The retailer, which hosts a Sweat Life community hub that enables consumers to access workout videos from trained lululemon ambassadors, says many of its trained instructors have been posting live streams of workouts on lululemon’s social media channels. As part of its new membership program—which it is testing in Edmonton, Alberta, Canada; Chicago; Denver, Colorado; and soon in Toronto—consumers striving to stay at home can access more online content. That program costs $168 a year and offers gear, access to special classes and events, digital workshops and more.

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 For its fiscal Q2, Lululemon reports:

  • Direct-to-consumer revenue, which is mostly ecommerce revenue, increased 155% to $554.3 million.
  • Direct-to-consumer net revenue represented 61.4% of total net revenue compared with 24.6% for the second quarter of fiscal 2019.
  • Net revenue increased slightly, growing 2% to $902.9 million, compared with $883.4 million in the second quarter of fiscal 2019.
  • Net income of $86.8 million, down from $125.0 million a year earlier. Expenses in Q2 included store capital for new locations, relocations and renovations, as well technology investments in digital, analytics and supply chain.

For its fiscal first half, Lululemon reports:

  • Net revenue of $1.55 billion, down 7.2% from $1.67 billion a year earlier.
  • Net income of $115.43 million, down from $221.6 million a year earlier.

Venturing into larger sizes

The retailer, once criticized for body-shaming, now says it plans to sell larger sizes—a move to increase its customer base and move away from the founder’s vision of making apparel for only a narrow part of the overall population.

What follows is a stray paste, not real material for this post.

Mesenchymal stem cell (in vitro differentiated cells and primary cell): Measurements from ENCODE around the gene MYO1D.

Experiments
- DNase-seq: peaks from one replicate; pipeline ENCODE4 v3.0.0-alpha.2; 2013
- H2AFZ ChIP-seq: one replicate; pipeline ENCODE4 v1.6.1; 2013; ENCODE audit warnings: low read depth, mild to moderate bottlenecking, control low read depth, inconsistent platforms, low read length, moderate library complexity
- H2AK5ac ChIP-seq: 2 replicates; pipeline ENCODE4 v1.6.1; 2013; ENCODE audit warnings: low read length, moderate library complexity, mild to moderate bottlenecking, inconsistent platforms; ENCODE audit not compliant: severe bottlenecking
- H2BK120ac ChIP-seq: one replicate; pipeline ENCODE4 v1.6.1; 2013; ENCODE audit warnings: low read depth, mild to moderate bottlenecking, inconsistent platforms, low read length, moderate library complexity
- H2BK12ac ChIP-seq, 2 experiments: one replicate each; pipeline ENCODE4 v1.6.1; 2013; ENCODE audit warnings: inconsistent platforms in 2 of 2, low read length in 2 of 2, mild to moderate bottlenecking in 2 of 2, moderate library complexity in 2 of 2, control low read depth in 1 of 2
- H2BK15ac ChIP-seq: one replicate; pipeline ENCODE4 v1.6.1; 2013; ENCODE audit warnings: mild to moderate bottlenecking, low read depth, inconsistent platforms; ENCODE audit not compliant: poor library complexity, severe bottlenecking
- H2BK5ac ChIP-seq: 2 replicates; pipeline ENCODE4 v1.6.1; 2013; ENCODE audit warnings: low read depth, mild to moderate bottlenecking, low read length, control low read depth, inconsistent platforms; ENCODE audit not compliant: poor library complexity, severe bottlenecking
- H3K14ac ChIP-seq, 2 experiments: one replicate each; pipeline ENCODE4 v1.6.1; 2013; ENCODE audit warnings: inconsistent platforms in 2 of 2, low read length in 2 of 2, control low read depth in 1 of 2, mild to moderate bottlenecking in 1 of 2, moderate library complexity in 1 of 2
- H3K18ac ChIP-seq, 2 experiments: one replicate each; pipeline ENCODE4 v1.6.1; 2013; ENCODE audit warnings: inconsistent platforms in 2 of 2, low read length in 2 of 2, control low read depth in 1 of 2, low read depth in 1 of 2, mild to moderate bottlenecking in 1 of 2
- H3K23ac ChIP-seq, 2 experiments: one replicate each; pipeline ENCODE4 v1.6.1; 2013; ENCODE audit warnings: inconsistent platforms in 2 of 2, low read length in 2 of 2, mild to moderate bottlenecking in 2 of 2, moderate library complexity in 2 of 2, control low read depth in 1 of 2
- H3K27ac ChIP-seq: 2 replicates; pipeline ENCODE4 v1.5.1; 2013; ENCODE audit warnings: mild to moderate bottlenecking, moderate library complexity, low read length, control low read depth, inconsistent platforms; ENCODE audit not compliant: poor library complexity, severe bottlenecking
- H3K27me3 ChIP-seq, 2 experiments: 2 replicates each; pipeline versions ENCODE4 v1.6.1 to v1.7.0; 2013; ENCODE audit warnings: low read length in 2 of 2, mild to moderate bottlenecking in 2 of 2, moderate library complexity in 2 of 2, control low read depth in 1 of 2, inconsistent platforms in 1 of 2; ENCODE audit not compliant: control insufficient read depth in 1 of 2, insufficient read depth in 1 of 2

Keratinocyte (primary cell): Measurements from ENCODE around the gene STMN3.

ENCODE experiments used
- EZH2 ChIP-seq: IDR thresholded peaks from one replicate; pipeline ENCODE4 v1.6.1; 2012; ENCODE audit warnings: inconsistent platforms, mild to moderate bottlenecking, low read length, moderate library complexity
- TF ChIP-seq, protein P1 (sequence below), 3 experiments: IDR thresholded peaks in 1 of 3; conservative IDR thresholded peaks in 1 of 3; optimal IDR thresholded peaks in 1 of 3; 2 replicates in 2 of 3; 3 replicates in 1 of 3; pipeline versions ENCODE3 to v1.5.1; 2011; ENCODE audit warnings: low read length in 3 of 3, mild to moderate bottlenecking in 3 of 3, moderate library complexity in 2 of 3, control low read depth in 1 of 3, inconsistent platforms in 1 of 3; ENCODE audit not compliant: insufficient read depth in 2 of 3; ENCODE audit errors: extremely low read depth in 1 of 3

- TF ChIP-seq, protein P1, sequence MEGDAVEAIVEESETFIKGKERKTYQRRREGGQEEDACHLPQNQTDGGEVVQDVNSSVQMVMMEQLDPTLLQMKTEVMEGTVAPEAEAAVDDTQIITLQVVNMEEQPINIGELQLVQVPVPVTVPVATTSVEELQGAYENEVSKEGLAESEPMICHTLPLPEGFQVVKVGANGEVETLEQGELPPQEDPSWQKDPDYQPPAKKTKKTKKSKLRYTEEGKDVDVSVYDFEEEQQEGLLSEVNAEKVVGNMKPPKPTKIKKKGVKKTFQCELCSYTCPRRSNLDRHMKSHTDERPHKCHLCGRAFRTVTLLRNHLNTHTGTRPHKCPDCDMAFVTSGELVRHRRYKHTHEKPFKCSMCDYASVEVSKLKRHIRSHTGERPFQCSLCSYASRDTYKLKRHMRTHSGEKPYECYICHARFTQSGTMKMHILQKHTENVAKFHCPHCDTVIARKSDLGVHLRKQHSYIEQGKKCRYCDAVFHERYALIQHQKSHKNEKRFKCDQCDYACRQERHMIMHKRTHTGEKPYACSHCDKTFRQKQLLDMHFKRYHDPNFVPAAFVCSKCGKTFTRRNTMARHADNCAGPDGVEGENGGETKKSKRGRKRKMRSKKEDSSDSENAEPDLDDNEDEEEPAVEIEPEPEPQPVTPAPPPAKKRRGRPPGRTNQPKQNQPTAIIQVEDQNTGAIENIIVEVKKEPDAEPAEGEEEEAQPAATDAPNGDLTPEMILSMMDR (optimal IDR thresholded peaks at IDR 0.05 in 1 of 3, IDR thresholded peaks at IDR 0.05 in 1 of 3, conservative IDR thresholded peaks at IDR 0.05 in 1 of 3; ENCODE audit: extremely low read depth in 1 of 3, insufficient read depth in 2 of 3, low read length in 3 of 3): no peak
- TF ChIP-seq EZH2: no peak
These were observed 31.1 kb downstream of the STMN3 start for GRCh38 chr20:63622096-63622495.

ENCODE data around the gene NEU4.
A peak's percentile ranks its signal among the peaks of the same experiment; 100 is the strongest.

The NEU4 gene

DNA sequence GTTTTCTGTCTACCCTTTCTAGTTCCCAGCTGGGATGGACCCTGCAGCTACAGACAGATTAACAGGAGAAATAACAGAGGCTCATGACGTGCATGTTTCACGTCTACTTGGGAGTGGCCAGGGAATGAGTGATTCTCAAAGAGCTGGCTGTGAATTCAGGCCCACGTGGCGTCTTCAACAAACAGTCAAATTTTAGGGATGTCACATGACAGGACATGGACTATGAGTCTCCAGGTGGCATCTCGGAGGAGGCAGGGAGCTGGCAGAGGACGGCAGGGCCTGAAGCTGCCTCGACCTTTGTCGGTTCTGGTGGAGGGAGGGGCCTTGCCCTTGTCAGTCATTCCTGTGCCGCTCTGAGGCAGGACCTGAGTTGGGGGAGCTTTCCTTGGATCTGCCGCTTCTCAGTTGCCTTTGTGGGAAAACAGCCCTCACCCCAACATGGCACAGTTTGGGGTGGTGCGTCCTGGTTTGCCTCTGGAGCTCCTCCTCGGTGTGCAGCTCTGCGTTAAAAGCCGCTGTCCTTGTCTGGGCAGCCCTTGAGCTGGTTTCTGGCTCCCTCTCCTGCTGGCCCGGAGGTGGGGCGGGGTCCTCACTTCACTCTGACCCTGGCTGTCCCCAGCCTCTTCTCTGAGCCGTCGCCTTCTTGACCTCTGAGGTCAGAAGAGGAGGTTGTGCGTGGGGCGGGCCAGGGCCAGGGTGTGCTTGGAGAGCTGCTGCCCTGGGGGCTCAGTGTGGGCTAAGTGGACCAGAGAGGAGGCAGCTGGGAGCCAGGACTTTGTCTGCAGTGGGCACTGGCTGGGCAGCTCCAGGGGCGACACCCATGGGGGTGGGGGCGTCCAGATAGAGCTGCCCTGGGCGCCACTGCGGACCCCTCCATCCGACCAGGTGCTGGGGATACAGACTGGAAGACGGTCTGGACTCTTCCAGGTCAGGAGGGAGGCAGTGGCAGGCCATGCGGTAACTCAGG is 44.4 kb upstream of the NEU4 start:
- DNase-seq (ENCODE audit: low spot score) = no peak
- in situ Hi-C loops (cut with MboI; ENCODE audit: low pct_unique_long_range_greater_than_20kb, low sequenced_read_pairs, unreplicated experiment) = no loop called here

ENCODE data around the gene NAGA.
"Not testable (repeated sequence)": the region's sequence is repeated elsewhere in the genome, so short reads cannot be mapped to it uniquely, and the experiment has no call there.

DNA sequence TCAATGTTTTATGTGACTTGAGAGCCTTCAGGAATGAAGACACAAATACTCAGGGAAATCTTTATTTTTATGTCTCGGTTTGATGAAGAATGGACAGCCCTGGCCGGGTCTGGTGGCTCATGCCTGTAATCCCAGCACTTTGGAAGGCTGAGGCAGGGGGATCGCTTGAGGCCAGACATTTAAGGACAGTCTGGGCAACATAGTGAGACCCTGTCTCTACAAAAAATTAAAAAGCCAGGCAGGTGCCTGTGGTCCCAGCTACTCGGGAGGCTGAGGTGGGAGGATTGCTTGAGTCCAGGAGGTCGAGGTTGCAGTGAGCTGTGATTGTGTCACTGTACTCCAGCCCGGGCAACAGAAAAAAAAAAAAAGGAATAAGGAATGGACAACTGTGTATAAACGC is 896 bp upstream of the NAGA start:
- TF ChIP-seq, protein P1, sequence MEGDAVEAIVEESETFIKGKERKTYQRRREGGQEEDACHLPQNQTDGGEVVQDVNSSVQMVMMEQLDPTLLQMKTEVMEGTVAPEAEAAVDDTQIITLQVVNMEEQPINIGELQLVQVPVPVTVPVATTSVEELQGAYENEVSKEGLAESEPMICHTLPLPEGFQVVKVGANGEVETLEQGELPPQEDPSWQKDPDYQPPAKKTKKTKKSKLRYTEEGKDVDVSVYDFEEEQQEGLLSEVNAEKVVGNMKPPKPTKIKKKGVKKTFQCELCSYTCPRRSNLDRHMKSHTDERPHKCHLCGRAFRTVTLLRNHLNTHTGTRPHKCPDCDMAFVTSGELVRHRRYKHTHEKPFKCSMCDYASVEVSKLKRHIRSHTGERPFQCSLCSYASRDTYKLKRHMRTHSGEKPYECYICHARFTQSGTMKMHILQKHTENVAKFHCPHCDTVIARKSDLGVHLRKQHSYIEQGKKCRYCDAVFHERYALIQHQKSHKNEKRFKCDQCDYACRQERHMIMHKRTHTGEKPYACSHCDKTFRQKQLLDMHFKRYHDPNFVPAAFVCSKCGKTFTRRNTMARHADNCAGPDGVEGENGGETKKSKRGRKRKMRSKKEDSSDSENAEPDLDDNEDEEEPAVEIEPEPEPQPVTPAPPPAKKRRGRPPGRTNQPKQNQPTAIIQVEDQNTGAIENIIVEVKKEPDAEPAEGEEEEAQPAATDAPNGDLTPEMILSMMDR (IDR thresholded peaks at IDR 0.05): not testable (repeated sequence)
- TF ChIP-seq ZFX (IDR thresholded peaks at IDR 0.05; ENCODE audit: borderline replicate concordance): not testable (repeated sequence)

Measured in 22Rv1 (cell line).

The maker of yoga pants and sports bras will expand its selection up to size 20, McDonald said on the earnings call. Currently, the sizing chart for the company goes up to 14 for most products.

The announcement is significant for the company, given its history on the issue. Lululemon founder Chip Wilson resigned as chairman in 2013 weeks after an interview on Bloomberg Television in which he said lululemon’s pants “don’t work for some women’s bodies.” He apologized a week later. The company was also forced to recall some pants for being too sheer.

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Companies that cater to stereotypes of female beauty have increasingly come under fire in recent years, causing apparel makers to expand their offerings to more inclusive sizes.

Lululemon will begin selling the larger sizes later this month, starting with its core styles and by the end of 2021 will offer the additional sizes for the majority of women’s products, McDonald said. He added it is “an important step forward” for the company.

Lululemon isn’t alone in capitalizing on consumers gravitating towards athleisure clothing that is designed for both fitness and comfort as they stay and workout at home because of the coronavirus.

Within the Digital Commerce 360 Top 1000, 250 merchants sell apparel. Within this group, 23 retailers primarily sell athleisure. Those 23 merchants collectively grew online sales 19.1% year over year in 2019, which is faster than the Top 1000 apparel retailers’ online collective growth of 13.7%. Digital Commerce 360 estimates that for the 23 merchants that focus on athleisure apparel, their total web sales in 2019 generated 19.5% of the online apparel sales of the Top 1000. This means that even though these retailers only represent 9% of Top 1000 apparel merchants, they generated nearly one-fifth of apparel sales.

Percentage changes may not align exactly with dollar figures due to rounding.